When it comes to finding the right credit card, one rule reigns supreme: know thyself.
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To make fair comparisons between different credit card offers, you have to know what kind of consumer you are and how you plan to use the card.
“If people carry a balance or are going to transfer a balance, interest payments usually far outweigh any rewards they might get from a card, so they should focus on minimizing interest rates and fees rather than rewards,” says Julie Myhre, an editor at comparison website NextAdvisor.com,. “Conversely, if they never carry a balance, they should absolutely try to maximize the value of the rewards they earn.”
Bethy Hardeman, consumer advocate for credit card comparison website Credit Karma, recommends knowing your credit score ahead of choosing a card. If you know what you will likely get approved for, it can prevent you from applying for a card and getting declined, which can hurt your credit score.
“Even if you’re approved, multiple inquiries will show up on your credit report and could impact lending decisions down the road for other, more important lines of credit, such as auto loans and mortgages,” Hardeman warns.
According to Greg McBride, senior financial analyst at Bankrate.com, if you plan to carry a balance on the card pretty regularly, look for the card with the lowest interest rate for the longest period of time. If you are making a big-ticket purchase and will only carry a balance for a few months, he says to focus on finding the lowest introductory rate you can get.
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Hardeman recommends always paying close attention to fees when doing comparing offers and trying to avoid any that have them. “In general, you shouldn’t be paying fees – whether it’s interest, late fees or an annual fee,” she says. “There are some exceptions, but it’s important to heavily weigh these potential charges when determining which credit card to apply for.”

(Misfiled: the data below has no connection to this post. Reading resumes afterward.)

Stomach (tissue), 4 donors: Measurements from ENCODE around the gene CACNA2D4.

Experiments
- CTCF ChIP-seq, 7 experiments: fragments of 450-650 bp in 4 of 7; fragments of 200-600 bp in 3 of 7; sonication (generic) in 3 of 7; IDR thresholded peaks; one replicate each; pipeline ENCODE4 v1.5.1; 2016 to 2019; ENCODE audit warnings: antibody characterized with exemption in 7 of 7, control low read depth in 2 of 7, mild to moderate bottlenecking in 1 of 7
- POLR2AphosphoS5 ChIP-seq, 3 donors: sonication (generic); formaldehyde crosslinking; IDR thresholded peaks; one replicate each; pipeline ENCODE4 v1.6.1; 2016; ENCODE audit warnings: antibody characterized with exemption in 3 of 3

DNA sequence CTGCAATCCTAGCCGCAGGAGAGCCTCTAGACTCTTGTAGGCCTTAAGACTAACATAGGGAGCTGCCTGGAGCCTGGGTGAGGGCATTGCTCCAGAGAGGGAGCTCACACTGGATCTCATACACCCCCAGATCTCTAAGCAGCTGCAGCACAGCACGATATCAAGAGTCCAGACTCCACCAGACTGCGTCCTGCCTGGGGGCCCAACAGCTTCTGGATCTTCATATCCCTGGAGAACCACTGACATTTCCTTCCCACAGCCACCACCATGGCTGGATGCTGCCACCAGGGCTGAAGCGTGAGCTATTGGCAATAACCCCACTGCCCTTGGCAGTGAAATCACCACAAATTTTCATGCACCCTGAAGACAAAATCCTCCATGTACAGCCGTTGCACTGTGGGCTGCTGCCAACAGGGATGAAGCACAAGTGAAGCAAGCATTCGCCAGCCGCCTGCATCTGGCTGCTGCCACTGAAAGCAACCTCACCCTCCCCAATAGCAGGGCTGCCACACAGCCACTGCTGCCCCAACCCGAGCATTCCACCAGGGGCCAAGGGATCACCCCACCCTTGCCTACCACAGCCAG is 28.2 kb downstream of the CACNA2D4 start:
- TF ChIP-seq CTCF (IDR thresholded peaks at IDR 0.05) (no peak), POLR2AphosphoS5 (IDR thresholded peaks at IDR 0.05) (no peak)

If you plan to pay bill in its entirety every month, reward should be at the top of your list when comparing cards. Myhre advises choosing how you would like to be rewards: cash, airline points or points toward retail purchases. Some credit cards will even put the cash back you earned into your retirement or college savings accounts.
Myhre warns that the credit cards that offer “incredible rewards” tend to also charge some sort of annual fee, which can be around $100 a year. When comparing reward cards, she says if you can’t figure out how much the rewards are worth, it’s a red flag that the rewards may not be that great. After all, if the rewards were exceptional, the card issuer would want consumers to easily see that.
Although shopping for a credit card can be time consuming, experts say the pay off of having the right card for your financial situation can be substantial. And now is the time to shop around: “Interest rates are really low, particularly for consumers with strong credit,” says McBride. “There’s a lot of competition for consumers that have a low probability of default.”